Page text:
At Chapter Twenty-five

I’m wanting to quit reading this book, ‘Big Sur.’ It’s hard to invite a man, syllable-by-syllable into your head, then read in his own words, how he is drinking himself into an early grave. Makes me want to break out into a high flying semper fidelity fit.

That sounds like a bunch of hypodermic needle hip-ship. But no drugs, nothing, all-natural, not even the drink to cause my thought process to unfold in such a psychedelic phase, jus’ this damned book!

This from a mind, my mind, that wants to say more, but has neither the intelligence to put into thought, nor the words. I’ve been caught, flat-footed, standing out on a barren landscape, scratching my ass from this one.

It’s a mind that doesn’t fully sleep even when it is sleeping. My dream-state remains plugged in and fully charged, tuned into the oldies on that made-up memory chart, the kind ever so rarely’s in tune musically with my circadian rhythm that a sleeper is supposed to have to successfully navigate through the nocturnal.

But I am an abnormal person. My body has been born in tune with night owl’s rum-dumb life under phony lights and lamps.

Furthermore, how can I set myself loosed when it’s God’s brain power that I operate on? No thought is mine alone, for He is the salesman, the One with all the stories. I am merely an instrument; one of a multitude and akin to all His stars in the universe.

Maybe it is laughter that I need. It is a sounds which comes, goes, arrives and fades like a wind from off the sea, over mountain top, through tree branches across the desert to me.

This is how I like my days, with coffee and imagination and sometimes a general dare to go beyond my emotional bounds, break my mental bonds, into that space only I can explore and describe, if I had a full grasp on those needed works to complete the work. So who needs drugs or drink to find that they are lost, alone and hurting? Not this old man for I’m fully equipped to find myself, rescue myself, fail myself.

In other words, and there are always other words, the medicine in that needle, that button of peyote, that final dribble at the bottom of that bottle are not the drug I need to aid me in telling my stories. My mind is my fix and it keeps me awake at night, deep into morning, brain click-clacking like an old manual typewriter, that rolls along in the misshapen form of a locomotive, emphasis on loco, heading over here, there, somewhere and nowhere all at once. There is no siding, no rest, only full-throttle fatigue where the head-on crash becomes imminent and impossible to avoid.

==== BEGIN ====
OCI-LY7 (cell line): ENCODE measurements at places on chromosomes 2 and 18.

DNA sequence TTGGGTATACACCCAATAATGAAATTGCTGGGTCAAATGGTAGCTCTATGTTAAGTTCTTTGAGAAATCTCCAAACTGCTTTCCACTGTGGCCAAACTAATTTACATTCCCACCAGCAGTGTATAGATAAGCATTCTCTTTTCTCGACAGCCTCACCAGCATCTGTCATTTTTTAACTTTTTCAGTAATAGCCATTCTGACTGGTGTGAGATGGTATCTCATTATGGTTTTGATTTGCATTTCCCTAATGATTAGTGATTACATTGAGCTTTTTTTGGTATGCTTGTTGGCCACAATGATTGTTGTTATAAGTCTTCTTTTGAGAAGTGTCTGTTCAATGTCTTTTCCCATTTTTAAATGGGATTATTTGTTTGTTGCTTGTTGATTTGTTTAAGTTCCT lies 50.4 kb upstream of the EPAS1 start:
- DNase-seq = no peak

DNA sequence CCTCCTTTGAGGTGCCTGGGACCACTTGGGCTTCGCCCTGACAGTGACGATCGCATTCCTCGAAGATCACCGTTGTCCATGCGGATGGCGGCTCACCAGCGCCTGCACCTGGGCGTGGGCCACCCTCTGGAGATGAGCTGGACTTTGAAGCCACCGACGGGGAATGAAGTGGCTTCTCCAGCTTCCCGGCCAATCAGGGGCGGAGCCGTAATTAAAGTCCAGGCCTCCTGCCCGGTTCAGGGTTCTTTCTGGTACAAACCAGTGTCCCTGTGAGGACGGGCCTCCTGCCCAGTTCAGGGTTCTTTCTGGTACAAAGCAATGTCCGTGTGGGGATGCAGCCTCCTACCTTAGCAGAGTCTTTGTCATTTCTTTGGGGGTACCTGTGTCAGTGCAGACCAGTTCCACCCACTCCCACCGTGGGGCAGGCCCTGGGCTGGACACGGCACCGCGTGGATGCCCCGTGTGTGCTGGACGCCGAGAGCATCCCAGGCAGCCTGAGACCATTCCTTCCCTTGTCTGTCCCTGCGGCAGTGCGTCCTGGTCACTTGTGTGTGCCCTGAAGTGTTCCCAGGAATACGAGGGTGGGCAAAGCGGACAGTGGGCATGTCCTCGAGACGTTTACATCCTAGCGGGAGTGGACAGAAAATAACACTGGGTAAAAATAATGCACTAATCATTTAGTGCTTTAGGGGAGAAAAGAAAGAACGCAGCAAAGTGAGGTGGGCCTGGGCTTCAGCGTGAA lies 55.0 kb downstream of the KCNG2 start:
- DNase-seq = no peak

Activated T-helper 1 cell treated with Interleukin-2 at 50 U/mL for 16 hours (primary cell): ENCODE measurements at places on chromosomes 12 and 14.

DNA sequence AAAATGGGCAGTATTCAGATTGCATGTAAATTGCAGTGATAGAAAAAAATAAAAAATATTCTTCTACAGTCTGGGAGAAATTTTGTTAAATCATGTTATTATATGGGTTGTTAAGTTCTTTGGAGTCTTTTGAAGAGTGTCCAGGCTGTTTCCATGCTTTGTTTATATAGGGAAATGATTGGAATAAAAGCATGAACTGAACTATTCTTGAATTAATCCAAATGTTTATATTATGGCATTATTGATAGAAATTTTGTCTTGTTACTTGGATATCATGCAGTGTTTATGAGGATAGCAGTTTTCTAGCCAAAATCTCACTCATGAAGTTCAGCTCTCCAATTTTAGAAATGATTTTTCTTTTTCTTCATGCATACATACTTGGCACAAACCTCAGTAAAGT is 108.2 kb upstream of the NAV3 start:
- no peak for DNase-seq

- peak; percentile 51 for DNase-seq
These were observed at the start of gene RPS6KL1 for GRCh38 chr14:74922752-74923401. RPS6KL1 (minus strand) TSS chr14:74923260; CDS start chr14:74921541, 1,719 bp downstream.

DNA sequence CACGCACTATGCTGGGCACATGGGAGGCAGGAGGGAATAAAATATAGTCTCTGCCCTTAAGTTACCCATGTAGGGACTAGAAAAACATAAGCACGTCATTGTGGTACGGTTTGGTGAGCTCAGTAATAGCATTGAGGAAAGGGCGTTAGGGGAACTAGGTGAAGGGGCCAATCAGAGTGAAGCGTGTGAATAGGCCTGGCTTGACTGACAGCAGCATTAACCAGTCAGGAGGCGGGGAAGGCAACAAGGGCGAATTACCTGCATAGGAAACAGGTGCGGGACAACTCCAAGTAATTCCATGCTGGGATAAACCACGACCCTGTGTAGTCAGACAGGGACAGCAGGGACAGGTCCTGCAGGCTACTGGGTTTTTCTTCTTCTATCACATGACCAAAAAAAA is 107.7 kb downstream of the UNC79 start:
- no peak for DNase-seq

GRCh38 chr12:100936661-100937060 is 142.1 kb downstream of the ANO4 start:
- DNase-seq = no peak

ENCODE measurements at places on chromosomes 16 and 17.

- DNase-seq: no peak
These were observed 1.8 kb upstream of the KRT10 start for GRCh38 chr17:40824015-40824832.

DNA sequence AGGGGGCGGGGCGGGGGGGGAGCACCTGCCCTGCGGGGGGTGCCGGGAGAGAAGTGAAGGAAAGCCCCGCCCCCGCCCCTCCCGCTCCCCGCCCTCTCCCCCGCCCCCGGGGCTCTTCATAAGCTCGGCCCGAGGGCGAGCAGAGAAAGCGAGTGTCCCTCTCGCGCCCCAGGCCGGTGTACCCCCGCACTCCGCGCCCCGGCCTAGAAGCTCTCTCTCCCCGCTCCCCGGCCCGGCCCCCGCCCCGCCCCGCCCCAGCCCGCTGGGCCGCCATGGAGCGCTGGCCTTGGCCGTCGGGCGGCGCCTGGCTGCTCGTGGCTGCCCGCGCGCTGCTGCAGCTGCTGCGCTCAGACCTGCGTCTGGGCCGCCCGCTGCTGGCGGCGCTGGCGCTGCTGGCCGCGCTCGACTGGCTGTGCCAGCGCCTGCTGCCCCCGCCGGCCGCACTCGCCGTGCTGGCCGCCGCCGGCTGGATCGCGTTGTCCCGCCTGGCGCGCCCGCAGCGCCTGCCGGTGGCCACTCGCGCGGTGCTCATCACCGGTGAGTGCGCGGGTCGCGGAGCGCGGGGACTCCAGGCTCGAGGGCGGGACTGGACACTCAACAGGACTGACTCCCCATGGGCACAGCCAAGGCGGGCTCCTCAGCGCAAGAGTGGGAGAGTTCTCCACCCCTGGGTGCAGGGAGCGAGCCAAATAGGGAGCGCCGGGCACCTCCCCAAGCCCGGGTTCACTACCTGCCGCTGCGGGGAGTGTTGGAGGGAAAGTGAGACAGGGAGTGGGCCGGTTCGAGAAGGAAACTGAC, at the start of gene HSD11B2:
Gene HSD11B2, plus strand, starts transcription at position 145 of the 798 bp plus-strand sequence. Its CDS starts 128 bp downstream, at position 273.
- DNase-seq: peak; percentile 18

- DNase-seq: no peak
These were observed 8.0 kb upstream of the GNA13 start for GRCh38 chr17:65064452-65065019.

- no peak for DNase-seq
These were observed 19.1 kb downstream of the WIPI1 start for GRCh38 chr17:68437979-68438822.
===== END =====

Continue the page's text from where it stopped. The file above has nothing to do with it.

But it is a flat-afternoon now, dry, dead air and heat. I can tell that it is flat by the puffs of white cotton, gray, even bottoms, resolutely shapeless and altogether billowy at once. This too, will not last long as finally a leave overhead begins to shimmy a shadowed strip-tease, wolf-whistling in the fact that a breeze is picking up, moving west to east. The cloud, that puffy slacker, the one which builds up higher and higher, into a striking thunderhead will be well on its way from here to there within the hour and another tick upward of the red-glassed thermometer beneath the house’s eve.

I am no quitter. At least not yet, not till my death…

It may be difficult, but I shall finish what I’ve started, including this dusty, worn-out book, published the year I was born. I’ll read it cover to cover. I do, however, feel like the dog’s red water bucket, filled with floating mud water, mud clumps at the bottom.

“Dog germs!” Charlie’s friend, Lucy screams.

And soon I’ll decamp from this chair that I dragged into the under-shade of our aspen. And like that red bucket, I shall empty it and refill it. This is in my nature, and that bucket with the mud, and me, share a terrible inert languor: we each seek refilling after dirtying ourselves, whether by our own doing or another.

In the end, I only selected this spot to scribble because I wanted to exhaust the dogs in the heat while spilling a few words on to a spare sheet of paper. Notes actually, and all about this day or perhaps some other day.

There’s also a strange and gentle sameness to it all, as I absorb it, take in, find refill, so that I might spend it in awe, record my findings, then sending them out like a kindergartner on her first day away from mother, screaming.

That god-damned chapter won’t read itself.

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